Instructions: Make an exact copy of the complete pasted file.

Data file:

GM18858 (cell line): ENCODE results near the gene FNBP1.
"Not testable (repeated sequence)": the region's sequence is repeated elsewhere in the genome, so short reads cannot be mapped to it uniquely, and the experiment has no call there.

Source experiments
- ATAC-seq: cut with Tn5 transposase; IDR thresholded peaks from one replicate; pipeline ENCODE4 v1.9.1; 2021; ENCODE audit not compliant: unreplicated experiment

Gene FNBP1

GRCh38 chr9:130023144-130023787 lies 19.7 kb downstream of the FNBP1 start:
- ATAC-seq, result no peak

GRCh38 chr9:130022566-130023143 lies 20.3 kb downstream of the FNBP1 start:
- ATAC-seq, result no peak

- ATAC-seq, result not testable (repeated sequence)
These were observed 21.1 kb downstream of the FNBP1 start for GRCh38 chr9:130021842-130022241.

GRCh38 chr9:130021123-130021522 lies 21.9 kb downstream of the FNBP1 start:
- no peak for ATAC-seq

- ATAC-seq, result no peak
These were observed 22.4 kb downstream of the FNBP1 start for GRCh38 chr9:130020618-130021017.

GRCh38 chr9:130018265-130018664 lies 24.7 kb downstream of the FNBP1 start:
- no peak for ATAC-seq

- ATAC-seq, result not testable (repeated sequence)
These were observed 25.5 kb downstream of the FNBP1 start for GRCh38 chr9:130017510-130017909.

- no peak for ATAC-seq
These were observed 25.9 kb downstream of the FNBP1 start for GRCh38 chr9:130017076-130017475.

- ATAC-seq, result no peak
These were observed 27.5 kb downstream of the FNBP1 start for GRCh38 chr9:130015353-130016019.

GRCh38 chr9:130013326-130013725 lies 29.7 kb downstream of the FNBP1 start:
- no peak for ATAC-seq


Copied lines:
GM18858 (cell line): ENCODE results near the gene FNBP1.
"Not testable (repeated sequence)": the region's sequence is repeated elsewhere in the genome, so short reads cannot be mapped to it uniquely, and the experiment has no call there.

Source experiments
- ATAC-seq: cut with Tn5 transposase; IDR thresholded peaks from one replicate; pipeline ENCODE4 v1.9.1; 2021; ENCODE audit not compliant: unreplicated experiment

Gene FNBP1

GRCh38 chr9:130023144-130023787 lies 19.7 kb downstream of the FNBP1 start:
- ATAC-seq, result no peak

GRCh38 chr9:130022566-130023143 lies 20.3 kb downstream of the FNBP1 start:
- ATAC-seq, result no peak

- ATAC-seq, result not testable (repeated sequence)
These were observed 21.1 kb downstream of the FNBP1 start for GRCh38 chr9:130021842-130022241.

GRCh38 chr9:130021123-130021522 lies 21.9 kb downstream of the FNBP1 start:
- no peak for ATAC-seq

- ATAC-seq, result no peak
These were observed 22.4 kb downstream of the FNBP1 start for GRCh38 chr9:130020618-130021017.

GRCh38 chr9:130018265-130018664 lies 24.7 kb downstream of the FNBP1 start:
- no peak for ATAC-seq

- ATAC-seq, result not testable (repeated sequence)
These were observed 25.5 kb downstream of the FNBP1 start for GRCh38 chr9:130017510-130017909.

- no peak for ATAC-seq
These were observed 25.9 kb downstream of the FNBP1 start for GRCh38 chr9:130017076-130017475.

- ATAC-seq, result no peak
These were observed 27.5 kb downstream of the FNBP1 start for GRCh38 chr9:130015353-130016019.

GRCh38 chr9:130013326-130013725 lies 29.7 kb downstream of the FNBP1 start:
- no peak for ATAC-seq